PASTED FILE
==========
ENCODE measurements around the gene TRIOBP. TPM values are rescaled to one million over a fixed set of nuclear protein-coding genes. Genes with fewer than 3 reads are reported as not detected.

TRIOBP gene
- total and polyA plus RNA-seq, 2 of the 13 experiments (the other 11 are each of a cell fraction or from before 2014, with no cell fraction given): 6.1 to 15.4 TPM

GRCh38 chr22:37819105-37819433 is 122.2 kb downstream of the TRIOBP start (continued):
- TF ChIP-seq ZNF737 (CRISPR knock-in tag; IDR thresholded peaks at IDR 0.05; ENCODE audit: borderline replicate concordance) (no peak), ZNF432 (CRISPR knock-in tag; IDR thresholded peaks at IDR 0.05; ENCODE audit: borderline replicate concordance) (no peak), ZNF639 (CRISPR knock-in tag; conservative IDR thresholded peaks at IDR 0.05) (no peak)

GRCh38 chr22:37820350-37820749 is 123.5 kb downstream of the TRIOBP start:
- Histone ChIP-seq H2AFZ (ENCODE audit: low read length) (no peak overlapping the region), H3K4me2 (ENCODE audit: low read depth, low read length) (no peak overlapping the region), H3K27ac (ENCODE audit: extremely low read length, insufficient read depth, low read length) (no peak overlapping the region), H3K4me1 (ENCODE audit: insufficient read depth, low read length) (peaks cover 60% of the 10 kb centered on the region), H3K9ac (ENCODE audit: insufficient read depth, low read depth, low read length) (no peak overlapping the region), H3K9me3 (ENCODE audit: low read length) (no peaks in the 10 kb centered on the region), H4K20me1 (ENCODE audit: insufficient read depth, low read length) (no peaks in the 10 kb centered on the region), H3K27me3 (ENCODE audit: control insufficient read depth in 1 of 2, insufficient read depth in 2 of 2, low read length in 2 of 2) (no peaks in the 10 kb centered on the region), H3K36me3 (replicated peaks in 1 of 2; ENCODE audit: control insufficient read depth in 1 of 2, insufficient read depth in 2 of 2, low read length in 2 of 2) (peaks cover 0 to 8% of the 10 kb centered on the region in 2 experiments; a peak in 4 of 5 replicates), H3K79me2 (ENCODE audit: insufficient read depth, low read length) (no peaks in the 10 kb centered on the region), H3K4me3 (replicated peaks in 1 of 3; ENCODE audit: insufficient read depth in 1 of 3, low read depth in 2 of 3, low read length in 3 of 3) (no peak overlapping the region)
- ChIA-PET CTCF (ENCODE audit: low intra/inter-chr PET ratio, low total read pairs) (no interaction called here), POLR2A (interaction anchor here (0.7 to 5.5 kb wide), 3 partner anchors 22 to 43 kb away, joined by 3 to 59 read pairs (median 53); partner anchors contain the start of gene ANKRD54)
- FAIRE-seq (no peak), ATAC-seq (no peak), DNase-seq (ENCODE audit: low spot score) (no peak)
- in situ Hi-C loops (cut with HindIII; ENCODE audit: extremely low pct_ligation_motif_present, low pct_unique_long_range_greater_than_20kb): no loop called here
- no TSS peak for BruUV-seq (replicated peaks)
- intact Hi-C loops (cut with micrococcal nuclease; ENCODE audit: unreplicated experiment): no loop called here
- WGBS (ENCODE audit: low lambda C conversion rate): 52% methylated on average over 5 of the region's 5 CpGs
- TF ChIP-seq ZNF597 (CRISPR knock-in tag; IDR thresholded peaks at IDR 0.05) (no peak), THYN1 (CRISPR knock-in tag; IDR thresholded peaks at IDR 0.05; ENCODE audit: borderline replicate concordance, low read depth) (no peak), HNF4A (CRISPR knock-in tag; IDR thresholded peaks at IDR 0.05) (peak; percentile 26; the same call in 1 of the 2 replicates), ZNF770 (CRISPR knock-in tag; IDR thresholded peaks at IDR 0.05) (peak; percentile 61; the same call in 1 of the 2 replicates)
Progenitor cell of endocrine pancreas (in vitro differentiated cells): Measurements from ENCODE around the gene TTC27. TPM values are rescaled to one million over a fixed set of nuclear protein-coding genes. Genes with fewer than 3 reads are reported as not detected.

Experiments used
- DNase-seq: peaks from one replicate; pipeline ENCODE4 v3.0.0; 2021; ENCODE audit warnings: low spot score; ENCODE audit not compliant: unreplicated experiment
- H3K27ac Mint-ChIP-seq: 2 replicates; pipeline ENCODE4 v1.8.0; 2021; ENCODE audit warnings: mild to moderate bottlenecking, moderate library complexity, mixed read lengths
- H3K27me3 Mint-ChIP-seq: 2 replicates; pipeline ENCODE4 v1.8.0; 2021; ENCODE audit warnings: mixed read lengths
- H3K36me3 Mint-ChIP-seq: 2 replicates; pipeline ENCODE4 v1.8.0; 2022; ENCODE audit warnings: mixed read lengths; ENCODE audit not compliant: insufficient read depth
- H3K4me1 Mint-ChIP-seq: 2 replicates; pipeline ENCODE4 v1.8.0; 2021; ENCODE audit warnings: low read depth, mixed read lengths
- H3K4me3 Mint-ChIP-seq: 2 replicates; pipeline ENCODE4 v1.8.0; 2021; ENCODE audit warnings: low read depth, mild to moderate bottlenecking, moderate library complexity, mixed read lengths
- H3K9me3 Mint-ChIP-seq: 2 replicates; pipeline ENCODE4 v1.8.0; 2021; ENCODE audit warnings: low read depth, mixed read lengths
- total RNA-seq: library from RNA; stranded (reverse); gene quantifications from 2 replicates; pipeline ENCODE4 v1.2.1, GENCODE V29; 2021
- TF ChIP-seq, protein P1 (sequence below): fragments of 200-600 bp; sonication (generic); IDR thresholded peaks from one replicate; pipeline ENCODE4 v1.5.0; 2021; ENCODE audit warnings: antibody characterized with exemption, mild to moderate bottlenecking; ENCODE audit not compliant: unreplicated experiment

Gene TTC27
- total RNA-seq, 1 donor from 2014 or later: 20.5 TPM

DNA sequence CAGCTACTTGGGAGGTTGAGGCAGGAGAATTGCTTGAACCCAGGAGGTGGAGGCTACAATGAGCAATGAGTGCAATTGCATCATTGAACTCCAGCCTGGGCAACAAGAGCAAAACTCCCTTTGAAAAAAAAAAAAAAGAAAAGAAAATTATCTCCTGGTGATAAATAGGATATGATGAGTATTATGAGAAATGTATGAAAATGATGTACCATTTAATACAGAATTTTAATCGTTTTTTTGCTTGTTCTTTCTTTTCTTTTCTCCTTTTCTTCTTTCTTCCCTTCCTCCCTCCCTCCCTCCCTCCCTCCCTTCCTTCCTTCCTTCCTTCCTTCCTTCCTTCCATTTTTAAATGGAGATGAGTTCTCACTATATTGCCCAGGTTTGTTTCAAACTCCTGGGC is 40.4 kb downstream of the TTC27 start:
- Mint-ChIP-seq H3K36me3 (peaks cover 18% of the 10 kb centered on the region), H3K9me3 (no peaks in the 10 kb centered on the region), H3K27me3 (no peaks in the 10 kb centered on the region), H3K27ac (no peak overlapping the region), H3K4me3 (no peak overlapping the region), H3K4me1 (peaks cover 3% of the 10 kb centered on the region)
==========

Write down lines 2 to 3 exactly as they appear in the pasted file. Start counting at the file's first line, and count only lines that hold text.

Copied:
TRIOBP gene
- total and polyA plus RNA-seq, 2 of the 13 experiments (the other 11 are each of a cell fraction or from before 2014, with no cell fraction given): 6.1 to 15.4 TPM